Before sunset, with the landscape bathed in flat light, the colors of Badwater Basin are muted. The presence of clouds gave me a great excuse to process this image in black and white. I love the deep contrast of the salt-brine patterns, the mountain cliffs, and the sky.
From intimate patterns to glorious sunsets, mother nature puts on her finest displays
During our "cirque de southwest" in 2018 we swung by Coral Dunes State Park in southern Utah. At sunset, the dunes glow with an unworldly pink color, and I was hoping for some classic "dune-scape" images. Unfortunately, the area is open to OHVs, and by the time we arrived, the sand had been pretty well tracked up. So, rather than fight the conditions, I looked for other opportunities for interesting images. The dunes happen to be home to the tiger beetle, one of the rarest insects on the planet, given that its entire range on earth is limited to only a small portion of the seven-mile long set of dunes. I don't know if these tracks are from a tiger beetle, but I suppose a trained entomologist would be able to identify the species, simply from the little footprints. As my own beetle-track reading skills are admittedly weak, the mystery remains. Either way, it was fun to find this little trail through what must be, for the beetle, an immense wilderness of sand. And, for whatever reason, this little guy decided to suspend his journey momentarily to execute a perfect pirouette! Had he lost his bearing for just a second and needed to reset his guidance system? Or was he just turning around to take in the view? Only the beetle knows.
My camera is not the best for Milky Way photos, as the exposure time seems limited to 8 seconds, and when cranking up the ISO, (also limited compared to newer cameras), the sensor brings in a fair bit of noise. It takes a pretty dark sky and bright stars to make a good exposure, so I was pretty happy when things worked in my favor: camping at high altitude in Colorado in a location far from any light pollution, on a moonless night. That's about as perfect set of conditions I could hope for, and I'm pretty satisfied with the results.
I began pilgrimages to Canyonlands National Park way back in the early 70s, when friends and I would disappear into the wilderness on week-long backpacking adventures. At that time, the park was relatively unknown, and we pretty much had the place to ourselves. There would be times when we wouldn't see another party for days on end. Fast forward 50 years, and the changes are dramatic. The Needles District trails are overcrowded, the parking lots fill quickly, and you have to apply a year in advance for a backcountry camping permit. There's no denying the beauty that attracts so many visitors, but it also means we risk loving it to death.
During our stay at La Sudrie, our hosts Guy and Francoise asked if we could spend a few days getting their vacation home in Basville up to snuff so they could put it up for sale. They were getting on in years, and while the home had brought them many wonderful memories when their love was still young, they recognized it was becoming difficult to visit, much less keep up. We gladly obliged, as this would be a good excuse us to explore unfamiliar areas of France. One day, we went to the market in nearby Felletin, and on the way "home" ran across this amazing oak tree in the woodlands. We measured the circumference at head-height to be over 30 feet--nearly 10 feet in diameter. Surely this magnificent specimen was at least 500 years old. We wondered what history had passed by during the centuries since it had sprouted from a little acorn.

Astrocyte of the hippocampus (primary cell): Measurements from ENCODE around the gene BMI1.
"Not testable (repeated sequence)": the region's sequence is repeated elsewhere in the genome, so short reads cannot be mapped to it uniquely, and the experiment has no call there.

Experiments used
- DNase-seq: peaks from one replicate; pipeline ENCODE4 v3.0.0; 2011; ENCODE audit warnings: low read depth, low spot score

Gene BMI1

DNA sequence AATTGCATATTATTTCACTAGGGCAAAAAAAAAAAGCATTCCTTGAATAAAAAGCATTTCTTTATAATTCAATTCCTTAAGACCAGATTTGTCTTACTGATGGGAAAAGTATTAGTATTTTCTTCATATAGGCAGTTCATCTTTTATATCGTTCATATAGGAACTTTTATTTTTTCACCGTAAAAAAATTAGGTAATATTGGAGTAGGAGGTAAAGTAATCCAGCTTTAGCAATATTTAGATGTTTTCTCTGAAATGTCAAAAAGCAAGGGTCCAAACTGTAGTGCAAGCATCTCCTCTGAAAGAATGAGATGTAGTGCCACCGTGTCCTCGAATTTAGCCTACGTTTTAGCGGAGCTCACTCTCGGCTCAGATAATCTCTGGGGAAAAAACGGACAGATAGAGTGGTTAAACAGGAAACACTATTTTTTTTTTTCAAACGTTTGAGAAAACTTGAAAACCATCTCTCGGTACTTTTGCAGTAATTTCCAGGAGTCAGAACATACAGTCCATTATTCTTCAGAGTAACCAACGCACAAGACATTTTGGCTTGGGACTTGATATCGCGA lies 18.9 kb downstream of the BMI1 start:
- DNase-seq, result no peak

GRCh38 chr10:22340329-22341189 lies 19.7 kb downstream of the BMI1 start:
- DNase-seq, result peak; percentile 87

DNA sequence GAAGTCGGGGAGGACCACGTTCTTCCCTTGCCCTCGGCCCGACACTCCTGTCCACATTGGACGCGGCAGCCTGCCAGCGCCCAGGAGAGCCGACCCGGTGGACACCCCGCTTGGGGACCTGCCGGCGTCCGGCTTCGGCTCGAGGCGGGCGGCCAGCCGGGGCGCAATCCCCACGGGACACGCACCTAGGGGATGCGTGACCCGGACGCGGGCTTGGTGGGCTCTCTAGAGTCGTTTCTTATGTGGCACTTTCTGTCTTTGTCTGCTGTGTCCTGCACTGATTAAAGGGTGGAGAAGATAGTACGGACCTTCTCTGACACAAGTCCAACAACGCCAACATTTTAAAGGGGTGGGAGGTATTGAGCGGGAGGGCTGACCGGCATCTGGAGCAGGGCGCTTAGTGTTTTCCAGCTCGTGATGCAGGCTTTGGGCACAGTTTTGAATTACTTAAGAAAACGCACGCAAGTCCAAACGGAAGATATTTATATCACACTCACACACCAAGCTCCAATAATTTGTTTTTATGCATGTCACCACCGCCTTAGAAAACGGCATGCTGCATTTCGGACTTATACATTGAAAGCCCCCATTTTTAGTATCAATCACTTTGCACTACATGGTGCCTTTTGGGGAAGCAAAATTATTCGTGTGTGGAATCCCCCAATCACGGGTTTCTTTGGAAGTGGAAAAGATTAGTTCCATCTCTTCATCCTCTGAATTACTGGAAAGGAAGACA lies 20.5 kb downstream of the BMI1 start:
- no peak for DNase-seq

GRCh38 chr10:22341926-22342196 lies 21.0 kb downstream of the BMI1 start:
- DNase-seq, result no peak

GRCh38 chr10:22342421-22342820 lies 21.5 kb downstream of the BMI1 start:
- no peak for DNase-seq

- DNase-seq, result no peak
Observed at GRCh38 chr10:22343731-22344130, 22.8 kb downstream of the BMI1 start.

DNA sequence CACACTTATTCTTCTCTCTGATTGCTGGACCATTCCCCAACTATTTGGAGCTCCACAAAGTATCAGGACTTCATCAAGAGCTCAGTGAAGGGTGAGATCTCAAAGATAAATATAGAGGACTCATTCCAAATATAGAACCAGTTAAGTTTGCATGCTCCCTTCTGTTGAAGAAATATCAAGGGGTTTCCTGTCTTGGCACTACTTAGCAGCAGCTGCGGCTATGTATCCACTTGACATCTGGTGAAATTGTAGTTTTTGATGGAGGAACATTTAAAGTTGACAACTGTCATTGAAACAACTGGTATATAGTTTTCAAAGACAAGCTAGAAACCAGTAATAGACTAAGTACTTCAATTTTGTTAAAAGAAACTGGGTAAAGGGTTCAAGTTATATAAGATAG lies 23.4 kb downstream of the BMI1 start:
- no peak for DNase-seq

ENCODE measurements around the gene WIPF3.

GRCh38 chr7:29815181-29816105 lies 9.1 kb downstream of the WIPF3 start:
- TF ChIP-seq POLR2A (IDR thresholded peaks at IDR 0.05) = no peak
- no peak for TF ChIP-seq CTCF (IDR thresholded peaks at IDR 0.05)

While we were housesitting near Uvita, Costa Rica, we made a day trip up to Manuel Antonio National Park. I had been resisting going there, as it is one of the most visited tourist destinations in the country, and, having camped on the beach for two weeks back in 1977 when the place was nearly completely wild, was not looking forward to seeing the massive tourist infrastructure that been built up in the last 40 years. Still, there is a reason everyone goes there, as we were soon to find out. Not only are the beaches beautiful, but there are troops of monkeys! Lotsa monkeys! Seemed like everywhere we went we saw tribes and tribes of capuchins, and even a shy squirrel monkey or two. Sadly, some tourists had smuggled in some bags of potato chips, and the monkeys, being master thieves, had raided their picnic basket. Now there was a big monkey sitting in a tree with a bag of chips, looking around as if to say, "Where's the dip?" Later, we saw another monkey nearly attack a couple on a beach. They had been peeling a banana, and as it turns out, monkeys do like bananas! It's not a myth! When the tourist pulled the banana out of her bag, the monkey made a beeline for her, and in the face of an aggressive banana-seeking monkey, the tourist did what anyone would do in that situation: she screamed an ran, dropping the banana--and her bag--for the monkey to claim. Wish we'd caught that on video!